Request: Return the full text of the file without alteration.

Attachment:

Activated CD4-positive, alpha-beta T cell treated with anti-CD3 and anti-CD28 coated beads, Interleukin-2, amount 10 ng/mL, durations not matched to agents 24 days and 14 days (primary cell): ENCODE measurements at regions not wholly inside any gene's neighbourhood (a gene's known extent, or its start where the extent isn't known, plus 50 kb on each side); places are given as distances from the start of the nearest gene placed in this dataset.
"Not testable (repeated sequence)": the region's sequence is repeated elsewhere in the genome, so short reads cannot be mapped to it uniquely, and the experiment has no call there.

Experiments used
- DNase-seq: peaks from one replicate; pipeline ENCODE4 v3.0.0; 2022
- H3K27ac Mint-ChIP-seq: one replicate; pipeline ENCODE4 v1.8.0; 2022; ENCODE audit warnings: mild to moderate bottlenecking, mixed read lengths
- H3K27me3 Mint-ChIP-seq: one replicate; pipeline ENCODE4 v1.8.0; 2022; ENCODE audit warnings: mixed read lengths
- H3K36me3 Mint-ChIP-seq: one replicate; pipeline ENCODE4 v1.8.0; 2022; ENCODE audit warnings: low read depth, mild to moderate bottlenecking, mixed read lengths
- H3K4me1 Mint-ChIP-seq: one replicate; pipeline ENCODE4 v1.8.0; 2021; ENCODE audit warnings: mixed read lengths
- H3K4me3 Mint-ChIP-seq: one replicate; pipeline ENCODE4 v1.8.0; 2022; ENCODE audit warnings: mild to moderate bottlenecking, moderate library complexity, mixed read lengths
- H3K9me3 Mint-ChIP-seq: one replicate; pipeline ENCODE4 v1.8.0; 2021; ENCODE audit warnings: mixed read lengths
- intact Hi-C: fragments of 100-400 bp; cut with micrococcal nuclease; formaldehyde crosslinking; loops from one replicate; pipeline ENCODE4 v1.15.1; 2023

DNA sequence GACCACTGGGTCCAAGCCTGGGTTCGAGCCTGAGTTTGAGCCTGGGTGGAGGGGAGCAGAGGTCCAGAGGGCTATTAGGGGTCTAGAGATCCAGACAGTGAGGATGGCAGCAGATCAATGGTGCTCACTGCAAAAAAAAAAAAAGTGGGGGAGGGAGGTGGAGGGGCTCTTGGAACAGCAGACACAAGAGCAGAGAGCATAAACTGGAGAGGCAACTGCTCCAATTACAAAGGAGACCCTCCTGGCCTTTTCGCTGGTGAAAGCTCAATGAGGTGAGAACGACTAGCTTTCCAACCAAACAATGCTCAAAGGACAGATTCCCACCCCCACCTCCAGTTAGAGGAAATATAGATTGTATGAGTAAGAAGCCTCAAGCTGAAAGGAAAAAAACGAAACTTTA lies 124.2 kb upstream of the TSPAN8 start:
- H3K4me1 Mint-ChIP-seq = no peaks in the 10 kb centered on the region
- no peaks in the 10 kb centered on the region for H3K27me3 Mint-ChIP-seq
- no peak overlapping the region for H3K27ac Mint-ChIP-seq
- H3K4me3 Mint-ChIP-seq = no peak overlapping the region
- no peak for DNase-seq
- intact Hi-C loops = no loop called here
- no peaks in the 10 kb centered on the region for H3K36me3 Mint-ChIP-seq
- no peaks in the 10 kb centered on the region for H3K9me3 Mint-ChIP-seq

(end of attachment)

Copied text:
Activated CD4-positive, alpha-beta T cell treated with anti-CD3 and anti-CD28 coated beads, Interleukin-2, amount 10 ng/mL, durations not matched to agents 24 days and 14 days (primary cell): ENCODE measurements at regions not wholly inside any gene's neighbourhood (a gene's known extent, or its start where the extent isn't known, plus 50 kb on each side); places are given as distances from the start of the nearest gene placed in this dataset.
"Not testable (repeated sequence)": the region's sequence is repeated elsewhere in the genome, so short reads cannot be mapped to it uniquely, and the experiment has no call there.

Experiments used
- DNase-seq: peaks from one replicate; pipeline ENCODE4 v3.0.0; 2022
- H3K27ac Mint-ChIP-seq: one replicate; pipeline ENCODE4 v1.8.0; 2022; ENCODE audit warnings: mild to moderate bottlenecking, mixed read lengths
- H3K27me3 Mint-ChIP-seq: one replicate; pipeline ENCODE4 v1.8.0; 2022; ENCODE audit warnings: mixed read lengths
- H3K36me3 Mint-ChIP-seq: one replicate; pipeline ENCODE4 v1.8.0; 2022; ENCODE audit warnings: low read depth, mild to moderate bottlenecking, mixed read lengths
- H3K4me1 Mint-ChIP-seq: one replicate; pipeline ENCODE4 v1.8.0; 2021; ENCODE audit warnings: mixed read lengths
- H3K4me3 Mint-ChIP-seq: one replicate; pipeline ENCODE4 v1.8.0; 2022; ENCODE audit warnings: mild to moderate bottlenecking, moderate library complexity, mixed read lengths
- H3K9me3 Mint-ChIP-seq: one replicate; pipeline ENCODE4 v1.8.0; 2021; ENCODE audit warnings: mixed read lengths
- intact Hi-C: fragments of 100-400 bp; cut with micrococcal nuclease; formaldehyde crosslinking; loops from one replicate; pipeline ENCODE4 v1.15.1; 2023

DNA sequence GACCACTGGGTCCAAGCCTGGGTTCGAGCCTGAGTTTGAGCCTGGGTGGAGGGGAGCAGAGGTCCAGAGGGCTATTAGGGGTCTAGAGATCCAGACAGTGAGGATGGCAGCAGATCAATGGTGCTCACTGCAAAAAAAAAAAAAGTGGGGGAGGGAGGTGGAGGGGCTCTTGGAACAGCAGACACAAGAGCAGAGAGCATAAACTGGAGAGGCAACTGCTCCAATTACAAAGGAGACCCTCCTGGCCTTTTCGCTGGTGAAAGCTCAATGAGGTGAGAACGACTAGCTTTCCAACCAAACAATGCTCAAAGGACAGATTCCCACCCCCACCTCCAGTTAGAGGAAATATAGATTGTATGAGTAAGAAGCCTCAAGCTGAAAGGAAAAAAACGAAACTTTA lies 124.2 kb upstream of the TSPAN8 start:
- H3K4me1 Mint-ChIP-seq = no peaks in the 10 kb centered on the region
- no peaks in the 10 kb centered on the region for H3K27me3 Mint-ChIP-seq
- no peak overlapping the region for H3K27ac Mint-ChIP-seq
- H3K4me3 Mint-ChIP-seq = no peak overlapping the region
- no peak for DNase-seq
- intact Hi-C loops = no loop called here
- no peaks in the 10 kb centered on the region for H3K36me3 Mint-ChIP-seq
- no peaks in the 10 kb centered on the region for H3K9me3 Mint-ChIP-seq